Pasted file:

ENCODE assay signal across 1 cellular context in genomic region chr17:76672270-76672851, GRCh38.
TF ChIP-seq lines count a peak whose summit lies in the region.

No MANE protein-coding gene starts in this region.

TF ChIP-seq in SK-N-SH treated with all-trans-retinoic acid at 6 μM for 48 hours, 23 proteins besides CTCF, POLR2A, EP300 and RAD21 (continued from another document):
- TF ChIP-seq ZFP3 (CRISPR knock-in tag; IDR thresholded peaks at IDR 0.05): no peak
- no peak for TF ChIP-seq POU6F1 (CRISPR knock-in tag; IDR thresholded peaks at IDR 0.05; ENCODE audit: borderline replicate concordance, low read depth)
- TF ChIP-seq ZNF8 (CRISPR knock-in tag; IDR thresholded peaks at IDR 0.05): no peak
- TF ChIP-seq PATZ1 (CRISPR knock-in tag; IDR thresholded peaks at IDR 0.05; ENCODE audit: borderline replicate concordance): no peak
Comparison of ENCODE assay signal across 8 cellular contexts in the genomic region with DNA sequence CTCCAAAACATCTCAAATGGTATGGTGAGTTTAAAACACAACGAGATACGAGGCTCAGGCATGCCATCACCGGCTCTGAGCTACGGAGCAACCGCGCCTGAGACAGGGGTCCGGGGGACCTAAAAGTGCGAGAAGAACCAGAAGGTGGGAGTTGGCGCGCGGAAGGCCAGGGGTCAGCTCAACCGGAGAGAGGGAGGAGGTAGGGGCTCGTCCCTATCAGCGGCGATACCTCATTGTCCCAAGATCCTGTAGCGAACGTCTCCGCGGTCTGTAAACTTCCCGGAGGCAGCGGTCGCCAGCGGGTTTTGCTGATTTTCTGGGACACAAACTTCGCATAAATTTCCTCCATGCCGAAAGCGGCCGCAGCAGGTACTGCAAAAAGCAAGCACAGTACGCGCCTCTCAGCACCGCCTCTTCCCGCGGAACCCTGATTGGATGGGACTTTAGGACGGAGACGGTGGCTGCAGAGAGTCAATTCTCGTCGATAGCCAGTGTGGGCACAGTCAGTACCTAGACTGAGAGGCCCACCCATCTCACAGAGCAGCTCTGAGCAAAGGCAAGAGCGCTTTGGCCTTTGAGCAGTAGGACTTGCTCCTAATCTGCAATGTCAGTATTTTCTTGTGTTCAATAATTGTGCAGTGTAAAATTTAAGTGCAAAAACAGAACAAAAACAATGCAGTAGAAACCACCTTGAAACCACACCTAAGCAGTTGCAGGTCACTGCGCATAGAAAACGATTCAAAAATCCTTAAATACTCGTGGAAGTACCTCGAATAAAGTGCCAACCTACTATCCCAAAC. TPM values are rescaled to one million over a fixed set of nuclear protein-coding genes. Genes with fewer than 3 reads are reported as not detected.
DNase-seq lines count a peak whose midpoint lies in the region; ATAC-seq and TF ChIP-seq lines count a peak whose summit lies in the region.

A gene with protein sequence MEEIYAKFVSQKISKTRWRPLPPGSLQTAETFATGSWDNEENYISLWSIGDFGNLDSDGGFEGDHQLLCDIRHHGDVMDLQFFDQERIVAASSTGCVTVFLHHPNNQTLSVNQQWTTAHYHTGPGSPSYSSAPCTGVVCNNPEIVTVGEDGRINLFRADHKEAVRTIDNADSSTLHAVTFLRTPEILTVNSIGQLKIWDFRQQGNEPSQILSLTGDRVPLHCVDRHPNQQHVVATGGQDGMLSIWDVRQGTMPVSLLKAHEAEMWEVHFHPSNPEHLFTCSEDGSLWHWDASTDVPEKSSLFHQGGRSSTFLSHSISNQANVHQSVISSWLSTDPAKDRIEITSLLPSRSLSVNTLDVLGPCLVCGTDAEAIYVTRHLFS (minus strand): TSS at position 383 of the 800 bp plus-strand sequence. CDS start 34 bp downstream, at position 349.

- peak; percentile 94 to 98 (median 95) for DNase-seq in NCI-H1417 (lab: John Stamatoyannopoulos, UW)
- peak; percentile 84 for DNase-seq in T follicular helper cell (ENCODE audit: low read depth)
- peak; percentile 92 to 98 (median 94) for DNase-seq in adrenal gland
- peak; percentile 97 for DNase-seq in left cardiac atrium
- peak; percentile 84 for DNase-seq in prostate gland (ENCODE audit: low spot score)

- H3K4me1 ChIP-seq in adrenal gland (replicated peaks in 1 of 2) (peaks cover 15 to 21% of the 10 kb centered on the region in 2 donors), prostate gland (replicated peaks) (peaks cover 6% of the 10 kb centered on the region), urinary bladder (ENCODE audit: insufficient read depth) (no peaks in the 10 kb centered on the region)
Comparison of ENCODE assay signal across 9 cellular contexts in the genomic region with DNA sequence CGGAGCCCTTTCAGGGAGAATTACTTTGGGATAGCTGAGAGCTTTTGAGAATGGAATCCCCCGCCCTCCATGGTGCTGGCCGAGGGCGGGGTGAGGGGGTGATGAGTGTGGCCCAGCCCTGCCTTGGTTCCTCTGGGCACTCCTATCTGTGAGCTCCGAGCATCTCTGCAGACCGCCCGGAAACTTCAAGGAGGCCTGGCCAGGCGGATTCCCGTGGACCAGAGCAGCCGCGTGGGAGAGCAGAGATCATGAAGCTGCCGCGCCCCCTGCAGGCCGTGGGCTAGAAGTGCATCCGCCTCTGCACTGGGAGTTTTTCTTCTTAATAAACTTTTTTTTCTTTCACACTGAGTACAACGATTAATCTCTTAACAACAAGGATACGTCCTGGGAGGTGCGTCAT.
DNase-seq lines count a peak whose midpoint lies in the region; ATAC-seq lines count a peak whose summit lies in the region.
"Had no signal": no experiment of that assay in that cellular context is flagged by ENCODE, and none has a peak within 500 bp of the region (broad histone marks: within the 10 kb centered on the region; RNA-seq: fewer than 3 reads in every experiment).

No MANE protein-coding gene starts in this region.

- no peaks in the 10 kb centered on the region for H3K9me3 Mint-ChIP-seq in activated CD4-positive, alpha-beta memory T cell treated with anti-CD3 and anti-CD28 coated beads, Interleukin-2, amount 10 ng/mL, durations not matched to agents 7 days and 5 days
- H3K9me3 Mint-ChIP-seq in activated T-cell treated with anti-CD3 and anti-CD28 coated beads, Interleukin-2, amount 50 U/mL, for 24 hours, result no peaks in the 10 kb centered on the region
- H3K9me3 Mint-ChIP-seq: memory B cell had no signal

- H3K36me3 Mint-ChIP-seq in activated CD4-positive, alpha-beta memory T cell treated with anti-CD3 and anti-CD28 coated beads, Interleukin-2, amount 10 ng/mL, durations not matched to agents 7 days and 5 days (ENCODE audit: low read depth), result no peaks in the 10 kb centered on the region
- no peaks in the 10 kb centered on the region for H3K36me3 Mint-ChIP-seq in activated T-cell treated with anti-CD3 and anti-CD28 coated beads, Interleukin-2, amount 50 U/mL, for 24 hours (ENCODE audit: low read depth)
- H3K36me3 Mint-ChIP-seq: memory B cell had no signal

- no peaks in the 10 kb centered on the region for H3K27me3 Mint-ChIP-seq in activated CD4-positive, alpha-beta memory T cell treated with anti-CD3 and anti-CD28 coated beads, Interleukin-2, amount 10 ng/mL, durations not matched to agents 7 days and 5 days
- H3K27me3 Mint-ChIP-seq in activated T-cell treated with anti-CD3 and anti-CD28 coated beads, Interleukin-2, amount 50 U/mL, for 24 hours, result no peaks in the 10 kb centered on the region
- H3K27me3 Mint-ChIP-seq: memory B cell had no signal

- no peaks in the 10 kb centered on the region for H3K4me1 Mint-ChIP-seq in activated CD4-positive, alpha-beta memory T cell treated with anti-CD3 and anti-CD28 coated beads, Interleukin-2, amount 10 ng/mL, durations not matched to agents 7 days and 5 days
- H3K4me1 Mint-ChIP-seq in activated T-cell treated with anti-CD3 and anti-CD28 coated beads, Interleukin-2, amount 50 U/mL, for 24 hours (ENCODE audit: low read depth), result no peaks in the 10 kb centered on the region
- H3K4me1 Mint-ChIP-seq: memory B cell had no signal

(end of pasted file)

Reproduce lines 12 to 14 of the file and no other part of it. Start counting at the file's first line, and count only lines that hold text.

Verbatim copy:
- peak; percentile 94 to 98 (median 95) for DNase-seq in NCI-H1417 (lab: John Stamatoyannopoulos, UW)
- peak; percentile 84 for DNase-seq in T follicular helper cell (ENCODE audit: low read depth)
- peak; percentile 92 to 98 (median 94) for DNase-seq in adrenal gland